The second affidavit on the origin of disability is given by Benjamin F. Whitten from Dixon County, Nebraska. He is 52 years old and a resident of Wakefield, Dixon Co., Nebraska. He knows the said Whitney as "he was a prisoner of war with the said Whitney in the southern prisons from July 1864 to March 1865 in Macon, Georgia; Savannah, Georgia; Charleston, South Carolina; and Columbia, South Carolina; and knew said Whitney during that time personally and intimately, having messed with him during the greater portion of the time. That while in said prisons, said Whitney suffered much from the want of sufficient food and adequate clothing and shelter. Also, that while in the above named prisons, said Whitney was in an enfeebled and emaciated condition and was as I believed suffering from chronic diarrhea, scurvy, and malaria. Also that the said Whitney continued in that enfeebled condition up to the time of his discharge at Annapolis, Maryland in March 1865."
In the file is a certified copy of the birth of Joseph N. Whitney from the town records of Raymond, Cumberland Co., Maine. His birth date is recorded as 13 September 1836. The record is certified by Orrin B. Lane, Town Clerk of Raymond, Maine.
Joseph N. Whitney was submitted for admission for a pension on 1 November 1889. In an application for increased benefits, Joseph answered an inquiry from the Bureau of Pensions on 4 June 1898. He is married to Charlotte S. Whitney, formerly Charlotte S. Burroughs. They were married in Washington, D.C. on 23 November 1865 by Dr. Hall, Rector of Epiphany Church. A record of the marriage exists in the records of Epiphany Parrish. Neither party has been previously married, and they have no living children.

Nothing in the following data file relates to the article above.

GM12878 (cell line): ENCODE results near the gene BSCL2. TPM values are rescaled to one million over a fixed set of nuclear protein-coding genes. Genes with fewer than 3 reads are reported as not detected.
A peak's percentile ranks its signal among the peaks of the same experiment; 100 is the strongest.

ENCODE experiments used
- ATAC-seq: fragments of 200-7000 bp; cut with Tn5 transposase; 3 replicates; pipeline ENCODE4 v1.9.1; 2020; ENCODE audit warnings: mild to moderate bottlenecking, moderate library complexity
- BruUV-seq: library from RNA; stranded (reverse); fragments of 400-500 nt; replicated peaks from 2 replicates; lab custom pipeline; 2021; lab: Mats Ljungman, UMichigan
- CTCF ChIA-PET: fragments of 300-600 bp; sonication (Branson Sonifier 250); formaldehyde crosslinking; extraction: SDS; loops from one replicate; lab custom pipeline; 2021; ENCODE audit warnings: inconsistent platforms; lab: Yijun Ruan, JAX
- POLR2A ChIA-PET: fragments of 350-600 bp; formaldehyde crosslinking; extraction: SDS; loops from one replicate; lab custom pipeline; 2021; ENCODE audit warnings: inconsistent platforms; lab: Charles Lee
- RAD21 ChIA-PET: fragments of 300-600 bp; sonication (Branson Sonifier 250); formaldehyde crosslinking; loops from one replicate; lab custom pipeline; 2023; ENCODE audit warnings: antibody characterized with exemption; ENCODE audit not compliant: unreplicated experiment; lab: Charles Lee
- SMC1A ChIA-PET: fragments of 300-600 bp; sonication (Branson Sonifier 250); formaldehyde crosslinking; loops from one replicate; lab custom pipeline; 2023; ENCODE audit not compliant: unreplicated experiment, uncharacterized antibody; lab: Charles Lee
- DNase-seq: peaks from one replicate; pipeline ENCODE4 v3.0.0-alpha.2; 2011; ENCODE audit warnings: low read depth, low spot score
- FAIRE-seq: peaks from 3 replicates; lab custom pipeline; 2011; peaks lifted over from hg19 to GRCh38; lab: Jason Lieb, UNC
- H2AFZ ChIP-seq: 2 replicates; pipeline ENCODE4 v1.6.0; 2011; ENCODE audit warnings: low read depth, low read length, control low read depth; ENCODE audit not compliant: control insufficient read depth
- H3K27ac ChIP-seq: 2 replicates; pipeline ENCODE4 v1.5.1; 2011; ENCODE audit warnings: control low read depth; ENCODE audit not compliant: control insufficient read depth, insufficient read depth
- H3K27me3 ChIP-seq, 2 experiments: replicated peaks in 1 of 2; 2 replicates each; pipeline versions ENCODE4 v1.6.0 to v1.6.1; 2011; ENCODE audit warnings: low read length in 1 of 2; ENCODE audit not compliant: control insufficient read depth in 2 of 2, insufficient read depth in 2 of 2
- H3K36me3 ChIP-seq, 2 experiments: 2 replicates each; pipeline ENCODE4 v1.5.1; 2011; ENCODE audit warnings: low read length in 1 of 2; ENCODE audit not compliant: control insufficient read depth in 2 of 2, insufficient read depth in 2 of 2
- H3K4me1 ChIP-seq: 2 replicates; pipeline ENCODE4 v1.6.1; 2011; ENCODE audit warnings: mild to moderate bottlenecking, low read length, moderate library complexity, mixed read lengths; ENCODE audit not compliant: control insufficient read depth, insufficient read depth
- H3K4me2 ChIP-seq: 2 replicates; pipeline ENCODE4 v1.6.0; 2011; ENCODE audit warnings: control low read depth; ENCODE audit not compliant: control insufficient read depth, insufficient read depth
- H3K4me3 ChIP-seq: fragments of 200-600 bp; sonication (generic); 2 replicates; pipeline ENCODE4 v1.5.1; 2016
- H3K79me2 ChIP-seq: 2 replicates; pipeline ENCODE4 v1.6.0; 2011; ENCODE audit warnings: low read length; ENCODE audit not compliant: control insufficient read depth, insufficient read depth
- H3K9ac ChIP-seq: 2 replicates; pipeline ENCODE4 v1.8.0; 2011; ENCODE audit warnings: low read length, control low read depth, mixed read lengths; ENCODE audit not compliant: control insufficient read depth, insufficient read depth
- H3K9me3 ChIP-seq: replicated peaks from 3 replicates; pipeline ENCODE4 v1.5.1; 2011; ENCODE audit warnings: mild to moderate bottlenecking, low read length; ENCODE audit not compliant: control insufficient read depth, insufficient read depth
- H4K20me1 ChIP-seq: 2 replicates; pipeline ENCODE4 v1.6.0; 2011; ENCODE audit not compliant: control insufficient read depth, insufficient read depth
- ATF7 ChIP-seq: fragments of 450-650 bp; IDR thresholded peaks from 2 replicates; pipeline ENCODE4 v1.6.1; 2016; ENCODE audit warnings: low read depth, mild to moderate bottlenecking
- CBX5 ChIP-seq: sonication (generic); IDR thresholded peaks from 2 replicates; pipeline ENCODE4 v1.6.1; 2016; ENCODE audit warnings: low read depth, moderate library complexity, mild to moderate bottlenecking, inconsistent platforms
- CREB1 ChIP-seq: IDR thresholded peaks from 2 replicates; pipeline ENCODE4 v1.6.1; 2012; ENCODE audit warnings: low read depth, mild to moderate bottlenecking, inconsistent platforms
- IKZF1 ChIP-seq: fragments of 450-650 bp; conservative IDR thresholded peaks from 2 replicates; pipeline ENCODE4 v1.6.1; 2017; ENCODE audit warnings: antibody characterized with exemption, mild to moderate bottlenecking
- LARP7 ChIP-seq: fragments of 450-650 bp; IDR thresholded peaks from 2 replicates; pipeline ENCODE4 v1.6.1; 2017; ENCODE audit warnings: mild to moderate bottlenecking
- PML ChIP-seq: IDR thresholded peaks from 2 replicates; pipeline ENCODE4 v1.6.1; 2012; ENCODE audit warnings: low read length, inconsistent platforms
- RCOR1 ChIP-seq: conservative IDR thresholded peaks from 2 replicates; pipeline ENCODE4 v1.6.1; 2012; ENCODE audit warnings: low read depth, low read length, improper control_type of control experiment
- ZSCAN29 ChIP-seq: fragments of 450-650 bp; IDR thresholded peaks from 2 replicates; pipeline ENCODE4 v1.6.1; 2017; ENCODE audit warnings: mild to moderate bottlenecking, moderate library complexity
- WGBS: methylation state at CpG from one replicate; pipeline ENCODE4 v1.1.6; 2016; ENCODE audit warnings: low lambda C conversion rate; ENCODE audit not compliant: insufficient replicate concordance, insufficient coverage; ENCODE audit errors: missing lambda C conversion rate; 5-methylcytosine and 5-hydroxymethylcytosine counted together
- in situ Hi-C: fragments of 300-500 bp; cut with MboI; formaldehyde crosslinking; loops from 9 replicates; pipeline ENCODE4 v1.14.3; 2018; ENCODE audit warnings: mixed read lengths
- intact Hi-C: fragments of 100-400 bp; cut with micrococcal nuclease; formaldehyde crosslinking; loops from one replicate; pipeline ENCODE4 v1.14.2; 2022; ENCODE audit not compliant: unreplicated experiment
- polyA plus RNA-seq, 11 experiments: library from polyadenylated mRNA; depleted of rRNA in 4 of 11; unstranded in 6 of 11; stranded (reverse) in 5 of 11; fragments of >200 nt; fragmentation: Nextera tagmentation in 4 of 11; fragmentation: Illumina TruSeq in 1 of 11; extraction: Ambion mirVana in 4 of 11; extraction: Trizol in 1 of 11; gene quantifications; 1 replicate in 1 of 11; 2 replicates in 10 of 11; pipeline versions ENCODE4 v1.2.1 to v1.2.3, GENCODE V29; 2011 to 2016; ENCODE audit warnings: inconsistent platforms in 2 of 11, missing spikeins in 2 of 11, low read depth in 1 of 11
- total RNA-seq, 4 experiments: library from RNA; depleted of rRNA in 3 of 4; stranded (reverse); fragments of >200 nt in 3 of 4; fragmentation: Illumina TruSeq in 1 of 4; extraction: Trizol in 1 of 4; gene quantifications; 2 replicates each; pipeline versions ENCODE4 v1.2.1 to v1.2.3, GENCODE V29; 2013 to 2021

On 3 October 1906 Joseph applied for further increase in benefits. He declares that he is seventy years old and a resident of Washington, D.C. He enrolled at Providence, Rhode Island in June of 1862 as a private in Company B, 7th Squadron, Rhode Island Cavalry, and was honorably discharged at Providence in October 1862. He also served as 2nd Lieutenant in Company B, 2nd Regiment of Rhode Island Cavalry from November 1862 until about 11 March 1865, being a prisoner of war from June 1863 until March 1865. His personal description at the time of enlistment was: about 5 feet 10 ½ inches tall; light complexion; grey eyes; dark brown hair; occupation student and teacher. He was born 14 (sic) September 1836 in Raymond, Maine. Since leaving the service he has lived at Raymond, Maine about 1 month, Portland, Maine about 2 months, and since the latter part of June 1865 in Washington, D.C. He is partially disabled due to age alone, and does not wish a medical examination. His current address is 1335 F St., N.W., Washington, D.C.
A further declaration for increased pension benefits signed 18 September 1911 is witnessed by Elizabeth C. Brown and Frank H. Brown, both residents of Bridgton, Maine. Elizabeth is Joseph's sister, and Frank is his brother-in-law. Joseph N. Whitney was last paid at $20.00 per month to December 4, 1911. He was dropped from the pension rolls because of his death on 10 January 1912.